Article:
Politicians in Missouri have planted a stake over plant steaks.
On Tuesday, the state enacted the first law in the US that prohibits food manufacturers from using the word "meat" to label anything that "is not derived from harvested production livestock or poultry," according to HuffPost. Violators will reportedly be punished with a $1,000 fine and up to one year in prison.
This comes as lab-engineered vegetarian meat gains in popularity. Companies like Beyond Meat and Impossible Foods use plant-based alternatives to create faux meat that looks, smells and tastes similar to real meat.
Not everyone is happy about these meat substitutes. The US Cattlemen's Association, a trade group made up of 10,000 ranchers, said the products could confuse consumers into buying vegetarian when they're actually after real meat. The organization earlier in February asked the government by way of a 15-page petition to officially define "beef" and "meat."
"USCA has called on Congress and the Administration to engage on this pivotal issue and implement policies that will get out ahead of consumer confusion in the marketplace by enforcing truth in labeling and facilitating inter-agency dialogue," said Kenny Graner, president at US Cattlemen's Association, in an email statement. "We ask our members to encourage their representatives to find a labeling solution for cell-cultured protein that is both truthful and transparent. Meat is meat, it isn't grown in a laboratory."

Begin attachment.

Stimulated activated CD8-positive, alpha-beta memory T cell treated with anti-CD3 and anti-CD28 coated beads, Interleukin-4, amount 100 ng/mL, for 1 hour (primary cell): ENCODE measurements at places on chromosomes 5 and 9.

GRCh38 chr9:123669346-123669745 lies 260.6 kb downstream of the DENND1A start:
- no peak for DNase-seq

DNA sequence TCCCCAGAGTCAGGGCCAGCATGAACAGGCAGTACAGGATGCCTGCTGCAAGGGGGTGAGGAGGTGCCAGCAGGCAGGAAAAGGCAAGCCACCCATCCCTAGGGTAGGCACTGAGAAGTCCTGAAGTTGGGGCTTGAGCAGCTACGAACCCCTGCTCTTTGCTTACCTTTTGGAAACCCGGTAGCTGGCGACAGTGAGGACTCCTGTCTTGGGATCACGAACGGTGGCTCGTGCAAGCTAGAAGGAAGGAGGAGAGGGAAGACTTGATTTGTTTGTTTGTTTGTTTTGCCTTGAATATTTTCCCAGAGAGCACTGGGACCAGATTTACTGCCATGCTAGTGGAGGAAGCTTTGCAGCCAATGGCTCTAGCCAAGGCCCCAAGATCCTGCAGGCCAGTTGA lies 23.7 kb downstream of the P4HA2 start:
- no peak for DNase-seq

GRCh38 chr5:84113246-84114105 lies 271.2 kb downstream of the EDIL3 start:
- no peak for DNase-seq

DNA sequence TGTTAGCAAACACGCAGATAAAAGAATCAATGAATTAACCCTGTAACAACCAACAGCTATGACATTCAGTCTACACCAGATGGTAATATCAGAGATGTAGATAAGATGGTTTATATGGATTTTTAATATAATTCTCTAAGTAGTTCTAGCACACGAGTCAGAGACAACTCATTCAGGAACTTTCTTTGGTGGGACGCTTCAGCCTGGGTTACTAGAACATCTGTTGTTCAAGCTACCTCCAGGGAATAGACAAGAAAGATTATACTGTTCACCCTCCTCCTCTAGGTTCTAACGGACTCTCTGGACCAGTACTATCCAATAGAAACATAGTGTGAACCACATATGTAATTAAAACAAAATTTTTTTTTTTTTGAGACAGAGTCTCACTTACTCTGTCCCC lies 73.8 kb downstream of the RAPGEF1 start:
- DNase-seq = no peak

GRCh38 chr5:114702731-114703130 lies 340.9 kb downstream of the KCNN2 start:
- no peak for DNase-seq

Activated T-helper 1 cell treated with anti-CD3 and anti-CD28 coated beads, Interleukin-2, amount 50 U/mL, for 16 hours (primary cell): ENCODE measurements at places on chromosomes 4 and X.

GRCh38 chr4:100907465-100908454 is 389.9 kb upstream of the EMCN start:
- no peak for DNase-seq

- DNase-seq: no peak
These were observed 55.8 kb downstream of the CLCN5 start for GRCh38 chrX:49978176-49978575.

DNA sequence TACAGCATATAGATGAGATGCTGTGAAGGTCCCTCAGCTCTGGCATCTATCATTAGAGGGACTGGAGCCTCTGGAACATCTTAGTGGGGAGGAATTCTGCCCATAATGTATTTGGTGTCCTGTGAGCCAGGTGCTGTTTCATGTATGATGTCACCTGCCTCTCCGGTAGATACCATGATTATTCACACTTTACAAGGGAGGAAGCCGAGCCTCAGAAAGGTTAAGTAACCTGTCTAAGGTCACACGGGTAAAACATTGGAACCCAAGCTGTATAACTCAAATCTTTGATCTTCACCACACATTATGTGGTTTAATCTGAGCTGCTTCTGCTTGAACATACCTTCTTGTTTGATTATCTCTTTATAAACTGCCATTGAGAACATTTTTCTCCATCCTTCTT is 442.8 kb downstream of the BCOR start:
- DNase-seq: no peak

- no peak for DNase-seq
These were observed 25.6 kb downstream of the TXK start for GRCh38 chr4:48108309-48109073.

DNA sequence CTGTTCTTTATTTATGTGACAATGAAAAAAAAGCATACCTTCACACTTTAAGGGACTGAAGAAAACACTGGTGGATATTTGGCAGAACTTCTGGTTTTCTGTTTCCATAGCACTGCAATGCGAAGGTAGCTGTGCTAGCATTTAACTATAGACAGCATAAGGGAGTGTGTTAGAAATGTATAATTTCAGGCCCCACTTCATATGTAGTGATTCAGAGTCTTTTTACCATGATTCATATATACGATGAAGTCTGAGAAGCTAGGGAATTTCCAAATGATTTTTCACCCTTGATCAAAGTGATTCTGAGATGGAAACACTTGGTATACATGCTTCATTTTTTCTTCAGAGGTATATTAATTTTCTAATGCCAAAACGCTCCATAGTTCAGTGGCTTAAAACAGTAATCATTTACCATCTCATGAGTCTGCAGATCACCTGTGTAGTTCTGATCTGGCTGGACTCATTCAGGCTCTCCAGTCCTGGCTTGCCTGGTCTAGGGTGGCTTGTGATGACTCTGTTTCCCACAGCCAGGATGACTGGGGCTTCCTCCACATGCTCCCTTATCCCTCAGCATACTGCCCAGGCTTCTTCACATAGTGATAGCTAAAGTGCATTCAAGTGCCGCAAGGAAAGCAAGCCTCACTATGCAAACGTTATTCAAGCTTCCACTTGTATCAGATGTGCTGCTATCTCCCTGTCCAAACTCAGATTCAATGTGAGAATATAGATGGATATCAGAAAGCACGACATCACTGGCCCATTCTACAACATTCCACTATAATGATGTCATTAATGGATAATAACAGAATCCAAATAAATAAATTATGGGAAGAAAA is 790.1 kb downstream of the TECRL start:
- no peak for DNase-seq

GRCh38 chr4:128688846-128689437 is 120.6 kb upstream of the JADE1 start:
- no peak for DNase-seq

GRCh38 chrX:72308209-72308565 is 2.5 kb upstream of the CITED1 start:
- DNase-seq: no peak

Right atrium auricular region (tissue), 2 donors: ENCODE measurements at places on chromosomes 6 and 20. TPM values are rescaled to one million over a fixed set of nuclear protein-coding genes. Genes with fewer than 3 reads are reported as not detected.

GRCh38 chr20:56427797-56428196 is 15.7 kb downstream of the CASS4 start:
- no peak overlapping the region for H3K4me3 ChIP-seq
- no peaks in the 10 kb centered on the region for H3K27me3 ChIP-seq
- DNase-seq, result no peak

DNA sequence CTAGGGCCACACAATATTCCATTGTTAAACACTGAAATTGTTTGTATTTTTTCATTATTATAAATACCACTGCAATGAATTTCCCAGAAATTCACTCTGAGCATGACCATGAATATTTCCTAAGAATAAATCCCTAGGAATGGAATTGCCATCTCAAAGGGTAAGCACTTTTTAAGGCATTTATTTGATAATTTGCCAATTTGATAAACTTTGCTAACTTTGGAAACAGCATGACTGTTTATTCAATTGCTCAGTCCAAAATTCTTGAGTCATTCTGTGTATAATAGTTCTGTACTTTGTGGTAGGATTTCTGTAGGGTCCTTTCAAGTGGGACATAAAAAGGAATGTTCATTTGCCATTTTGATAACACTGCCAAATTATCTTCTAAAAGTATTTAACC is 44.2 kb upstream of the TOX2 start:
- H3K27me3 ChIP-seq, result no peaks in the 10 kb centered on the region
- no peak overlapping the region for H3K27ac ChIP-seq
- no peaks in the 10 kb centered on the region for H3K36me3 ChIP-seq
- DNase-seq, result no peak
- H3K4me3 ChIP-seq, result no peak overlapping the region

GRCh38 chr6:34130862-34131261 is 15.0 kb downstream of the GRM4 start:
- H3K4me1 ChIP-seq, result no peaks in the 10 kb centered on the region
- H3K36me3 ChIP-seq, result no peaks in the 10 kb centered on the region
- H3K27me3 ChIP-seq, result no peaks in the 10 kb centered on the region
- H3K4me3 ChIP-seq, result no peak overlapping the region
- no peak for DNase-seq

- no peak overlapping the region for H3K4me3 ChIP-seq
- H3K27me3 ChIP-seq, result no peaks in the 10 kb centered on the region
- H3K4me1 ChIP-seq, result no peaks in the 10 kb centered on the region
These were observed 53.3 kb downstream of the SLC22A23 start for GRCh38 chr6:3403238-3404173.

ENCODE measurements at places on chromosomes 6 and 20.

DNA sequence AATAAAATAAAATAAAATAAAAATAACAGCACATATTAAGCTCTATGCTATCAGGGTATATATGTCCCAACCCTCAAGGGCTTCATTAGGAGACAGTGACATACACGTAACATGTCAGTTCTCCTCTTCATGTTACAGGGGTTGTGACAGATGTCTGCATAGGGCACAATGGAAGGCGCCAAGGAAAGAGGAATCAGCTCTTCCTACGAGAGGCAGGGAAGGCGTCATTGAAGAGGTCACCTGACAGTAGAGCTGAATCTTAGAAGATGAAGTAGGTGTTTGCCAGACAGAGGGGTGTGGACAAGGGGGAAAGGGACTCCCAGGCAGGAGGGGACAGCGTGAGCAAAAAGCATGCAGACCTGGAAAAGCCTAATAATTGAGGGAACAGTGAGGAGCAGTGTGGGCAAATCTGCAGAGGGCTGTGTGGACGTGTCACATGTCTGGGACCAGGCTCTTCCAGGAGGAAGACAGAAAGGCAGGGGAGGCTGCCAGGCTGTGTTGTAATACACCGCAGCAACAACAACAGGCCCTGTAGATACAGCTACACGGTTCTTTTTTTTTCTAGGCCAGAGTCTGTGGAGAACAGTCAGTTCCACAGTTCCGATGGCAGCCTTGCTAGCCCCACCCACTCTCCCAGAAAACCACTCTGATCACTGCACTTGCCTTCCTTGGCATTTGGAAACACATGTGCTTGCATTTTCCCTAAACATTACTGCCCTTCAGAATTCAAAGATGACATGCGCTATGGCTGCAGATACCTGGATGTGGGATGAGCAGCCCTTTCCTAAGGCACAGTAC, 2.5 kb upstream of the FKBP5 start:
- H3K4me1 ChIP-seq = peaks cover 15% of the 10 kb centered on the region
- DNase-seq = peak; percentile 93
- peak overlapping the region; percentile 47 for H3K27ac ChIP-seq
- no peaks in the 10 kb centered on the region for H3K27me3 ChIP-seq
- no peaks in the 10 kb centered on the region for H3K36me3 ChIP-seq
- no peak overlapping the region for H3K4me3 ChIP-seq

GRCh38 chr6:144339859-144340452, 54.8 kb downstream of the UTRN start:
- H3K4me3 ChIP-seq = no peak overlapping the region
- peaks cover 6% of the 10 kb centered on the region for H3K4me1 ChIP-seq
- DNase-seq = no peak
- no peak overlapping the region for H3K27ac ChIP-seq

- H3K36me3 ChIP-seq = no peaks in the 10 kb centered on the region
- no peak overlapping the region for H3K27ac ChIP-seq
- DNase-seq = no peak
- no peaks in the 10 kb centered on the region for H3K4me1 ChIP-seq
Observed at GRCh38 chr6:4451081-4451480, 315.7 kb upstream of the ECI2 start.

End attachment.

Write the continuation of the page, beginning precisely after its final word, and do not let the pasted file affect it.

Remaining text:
The Missouri law requires all the lab meat manufacturers to remove "meat" from their product labels. Vegetarian food maker Tofurky filed a lawsuit on Monday to defend labeling its products as meat, as long as the packaging tells consumers what the ingredients are, according to the Associated Press.
"I feel it's vital to champion the rights of our entire industry and stand-up for our market position. Demand for plant-based proteins has sky-rocketed domestically and abroad," said Jaime Athos, CEO of Tofurky, in an email statement. "Using our privately-held position to extinguish threats to legal definitions of terms like "meat," is one way we can further our mission to help reduce global dependence on animal agriculture."
The Good Food Institute, a lobbying group for alternative meat, also reportedly expressed concern that the language of the Missouri law is vague and could mean a range of vegetarian products are targeted.
The Good Food Institute didn't respond to requests for comment.
First published on August 28, 1:47 p.m. PT.
Updates, August 29, 5:50 a.m. PT: Adds Tofurky CEO Jaime Athos statement.
Updates, 12:08 p.m. PT: Adds USCA President Kenny Graner statement.